Today was the big day — the one that made all of you jealous. We went snowmobiling on a glacier, folks. And it was … indescribable. I’ll do my best, though. Our trip took about six hours, and nearly a full hour of that was spent on the icy wonder that is the Lanjökull glacier.
Our tour began with a mishap, as just about all of our days have on this trip. We were to be picked up from our hostel at 8:30 a.m., and we were … by the wrong bus. We were informed of this at the bus terminal when we tried to exchange our voucher for tickets. Not good. By that time, our actual tour had waited for us at our hostel and decided we were no-shows. The lovely folks at the bus terminal put in a call for us, and they headed over to pick us up. I’m pretty sure I was freaking out internally (and a bit externally) the entire time we were waiting for our pickup. On the bright side, we win the award for the first time this has ever happened. Go USA?
Once we were safely aboard our superjeep (think a minibus on the wheels and chassis of an Ford F350 pickup truck), we headed out to visit a few geysers and a waterfall before hitting the big highlight of the trip: the glacier.
Our first stop was at the original geyser: Geysir. Apparently, the old man (he no longer erupts regularly) was the inspiration and reason we call geysers by that name. Who knew? There was a younger geyser there as well that enjoyed erupting every 5-7 minutes, although the resulting blast of water was only about 15-20 feet. Mark decided this little area should be dubbed Yellowstone 2.0.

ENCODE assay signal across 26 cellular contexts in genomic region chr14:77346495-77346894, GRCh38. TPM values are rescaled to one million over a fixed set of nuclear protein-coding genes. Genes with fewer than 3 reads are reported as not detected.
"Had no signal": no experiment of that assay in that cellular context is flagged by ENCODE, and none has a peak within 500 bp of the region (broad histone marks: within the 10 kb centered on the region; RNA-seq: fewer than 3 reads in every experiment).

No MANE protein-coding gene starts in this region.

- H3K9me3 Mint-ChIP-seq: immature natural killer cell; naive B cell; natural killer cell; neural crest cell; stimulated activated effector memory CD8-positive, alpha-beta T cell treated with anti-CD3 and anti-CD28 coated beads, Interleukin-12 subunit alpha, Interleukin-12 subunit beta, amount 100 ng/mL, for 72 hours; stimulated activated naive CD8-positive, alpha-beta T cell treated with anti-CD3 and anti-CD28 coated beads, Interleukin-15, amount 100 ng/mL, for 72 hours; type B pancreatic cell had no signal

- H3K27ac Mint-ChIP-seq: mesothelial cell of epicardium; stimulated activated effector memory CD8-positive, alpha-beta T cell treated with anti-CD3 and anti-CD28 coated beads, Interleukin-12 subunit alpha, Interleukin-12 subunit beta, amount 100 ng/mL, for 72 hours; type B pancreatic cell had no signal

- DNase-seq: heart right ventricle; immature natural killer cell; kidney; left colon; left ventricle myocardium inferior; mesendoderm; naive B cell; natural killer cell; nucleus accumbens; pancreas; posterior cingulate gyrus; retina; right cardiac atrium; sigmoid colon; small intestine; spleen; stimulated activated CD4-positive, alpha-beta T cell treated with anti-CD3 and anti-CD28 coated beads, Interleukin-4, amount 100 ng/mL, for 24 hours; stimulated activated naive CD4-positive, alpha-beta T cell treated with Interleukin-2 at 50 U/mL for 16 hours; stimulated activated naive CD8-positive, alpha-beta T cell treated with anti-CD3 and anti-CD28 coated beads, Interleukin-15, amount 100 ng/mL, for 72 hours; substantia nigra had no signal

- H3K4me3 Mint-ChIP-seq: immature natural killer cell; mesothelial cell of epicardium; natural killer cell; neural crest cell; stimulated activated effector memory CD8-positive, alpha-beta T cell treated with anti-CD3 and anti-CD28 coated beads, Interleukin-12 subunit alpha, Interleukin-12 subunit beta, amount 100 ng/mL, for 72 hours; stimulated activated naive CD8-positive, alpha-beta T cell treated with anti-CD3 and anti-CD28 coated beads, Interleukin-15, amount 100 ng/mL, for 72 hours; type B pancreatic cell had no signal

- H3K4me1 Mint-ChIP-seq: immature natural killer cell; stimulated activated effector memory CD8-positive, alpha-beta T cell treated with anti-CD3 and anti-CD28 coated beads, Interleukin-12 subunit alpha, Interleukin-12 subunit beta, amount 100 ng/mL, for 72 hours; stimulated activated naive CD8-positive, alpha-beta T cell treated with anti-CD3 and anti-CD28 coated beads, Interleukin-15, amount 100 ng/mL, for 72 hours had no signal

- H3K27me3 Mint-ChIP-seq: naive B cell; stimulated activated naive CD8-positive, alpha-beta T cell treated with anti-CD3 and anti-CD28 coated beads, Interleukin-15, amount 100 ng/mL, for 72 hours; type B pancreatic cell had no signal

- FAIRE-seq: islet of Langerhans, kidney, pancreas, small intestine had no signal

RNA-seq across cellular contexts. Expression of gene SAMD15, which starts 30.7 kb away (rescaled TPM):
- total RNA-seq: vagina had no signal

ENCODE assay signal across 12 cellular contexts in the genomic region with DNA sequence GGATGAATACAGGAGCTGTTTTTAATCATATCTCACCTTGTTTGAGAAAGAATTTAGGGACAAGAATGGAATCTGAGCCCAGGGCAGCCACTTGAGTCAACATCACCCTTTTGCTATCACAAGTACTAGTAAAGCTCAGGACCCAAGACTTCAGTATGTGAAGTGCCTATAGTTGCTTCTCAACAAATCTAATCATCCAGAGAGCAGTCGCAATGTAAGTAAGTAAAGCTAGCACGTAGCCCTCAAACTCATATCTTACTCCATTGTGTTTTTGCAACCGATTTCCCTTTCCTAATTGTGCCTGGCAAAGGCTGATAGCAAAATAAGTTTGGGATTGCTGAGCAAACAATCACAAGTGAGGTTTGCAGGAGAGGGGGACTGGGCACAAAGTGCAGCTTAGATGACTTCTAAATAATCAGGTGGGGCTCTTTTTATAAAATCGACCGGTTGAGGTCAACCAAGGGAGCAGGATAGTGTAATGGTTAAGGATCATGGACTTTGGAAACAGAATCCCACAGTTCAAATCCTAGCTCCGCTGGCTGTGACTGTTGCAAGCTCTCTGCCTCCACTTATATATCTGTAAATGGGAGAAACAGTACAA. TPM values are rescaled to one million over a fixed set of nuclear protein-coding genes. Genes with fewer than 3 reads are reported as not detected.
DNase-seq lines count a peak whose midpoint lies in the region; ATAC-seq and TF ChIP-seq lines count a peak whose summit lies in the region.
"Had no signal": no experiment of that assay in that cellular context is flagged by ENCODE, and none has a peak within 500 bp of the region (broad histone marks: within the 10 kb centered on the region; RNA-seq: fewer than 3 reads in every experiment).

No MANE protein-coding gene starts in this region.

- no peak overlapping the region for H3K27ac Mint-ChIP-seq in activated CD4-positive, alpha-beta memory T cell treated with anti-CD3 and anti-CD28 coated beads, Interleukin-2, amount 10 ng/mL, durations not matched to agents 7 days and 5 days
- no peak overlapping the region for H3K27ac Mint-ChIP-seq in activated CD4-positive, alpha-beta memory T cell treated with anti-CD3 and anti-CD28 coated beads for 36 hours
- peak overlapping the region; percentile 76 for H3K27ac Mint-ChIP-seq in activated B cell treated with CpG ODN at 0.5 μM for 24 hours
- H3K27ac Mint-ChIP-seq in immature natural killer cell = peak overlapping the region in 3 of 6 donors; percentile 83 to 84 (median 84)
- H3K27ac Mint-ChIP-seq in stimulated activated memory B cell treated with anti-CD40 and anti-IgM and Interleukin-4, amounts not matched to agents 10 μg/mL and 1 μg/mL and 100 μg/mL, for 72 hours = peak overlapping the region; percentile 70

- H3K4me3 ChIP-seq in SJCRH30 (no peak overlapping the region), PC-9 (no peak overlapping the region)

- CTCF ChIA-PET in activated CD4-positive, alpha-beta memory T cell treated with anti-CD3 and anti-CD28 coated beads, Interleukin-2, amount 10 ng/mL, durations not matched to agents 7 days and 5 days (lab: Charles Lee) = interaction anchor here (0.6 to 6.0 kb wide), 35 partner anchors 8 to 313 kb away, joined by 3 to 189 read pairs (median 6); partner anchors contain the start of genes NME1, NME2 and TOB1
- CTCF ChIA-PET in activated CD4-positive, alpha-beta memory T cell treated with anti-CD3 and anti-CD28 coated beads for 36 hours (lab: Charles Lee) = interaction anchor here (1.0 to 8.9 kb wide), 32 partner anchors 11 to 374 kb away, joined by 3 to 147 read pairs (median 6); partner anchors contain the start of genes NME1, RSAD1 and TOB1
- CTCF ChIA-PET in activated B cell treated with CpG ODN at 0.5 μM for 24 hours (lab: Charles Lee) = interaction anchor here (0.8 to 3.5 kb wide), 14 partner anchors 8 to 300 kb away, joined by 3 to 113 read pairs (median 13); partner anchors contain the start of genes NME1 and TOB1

Our next stop was at the divide of the American and European tectonic plates. Apparently, this location was also where the Vikings (the original settlers of Iceland) had their yearly parliaments as well. We pondered the significance of the location, but came to the conclusion that the Vikings couldn’t have known about tectonic theory.
Our final stop before we hit the glacier was at the most impressive waterfall of the entire trip: the Gulfoss. This one, according to Mark, was what he pictured when he heard “waterfall.” I have to admit that it was quite a sight, and the canyon where it dropped off was pretty inspiring as well.
Now is the part you’ve all been waiting for. Well, firstly, we had to endure an hour and a half of rough road to even get close to the glacier, and then came the bumpiest 15 minutes of my life. Apparently, from where the road ended to where the glacier started was impassable for any but the most determined of drivers … or an old man with a bulldozer. Or so they said. I don’t think the bulldozed “road” really improved the drivability of this place. I think it may have made things worse.
But we made it to the glacier, all suited up and ready for the cold. I voted for Mark to drive, which was probably for the best, because I was a terrible passenger. Apparently, being on a snowmobile requires more balance than I possess. And the helmets really make holding on pretty awkward. Not sure if Mark’s shoulders are bruised, but my chin took a bit of a beating. Glaciers are bumpy, especially when we’re going over them at high speeds, which we were.
After 20-25 minutes of bumping along in a row like little ducklings, we stopped for a few moments for a photo opportunity (or, if we wanted, our guide invited us to make snow angels or yellow snow). We chose the photos. Apparently several film crews have chosen this glacier for scenes, and “Divorce Mountain” was in our backdrop. (If you didn’t get that reference, apparently that’s where Katie Holmes left Tom Cruise.)
After that glorious moment, we had the return journey, which led us back to that terrible, terrible road. I never want to be on that road again (and chances are, I won’t). We did learn, however, that it doesn’t count as “off-roading” (although it definitely is rougher than off-roading), because it’s called a road. It’s illegal to off-road in Iceland for fear of disturbing the Nature. But this, since it was a “road,” was legal. Pfft.
And then back to the city it was. Mark napped, I spaced out, and the driver blared top 40 hits and Taylor Swift. I’m ashamed to say I recognized most of the songs.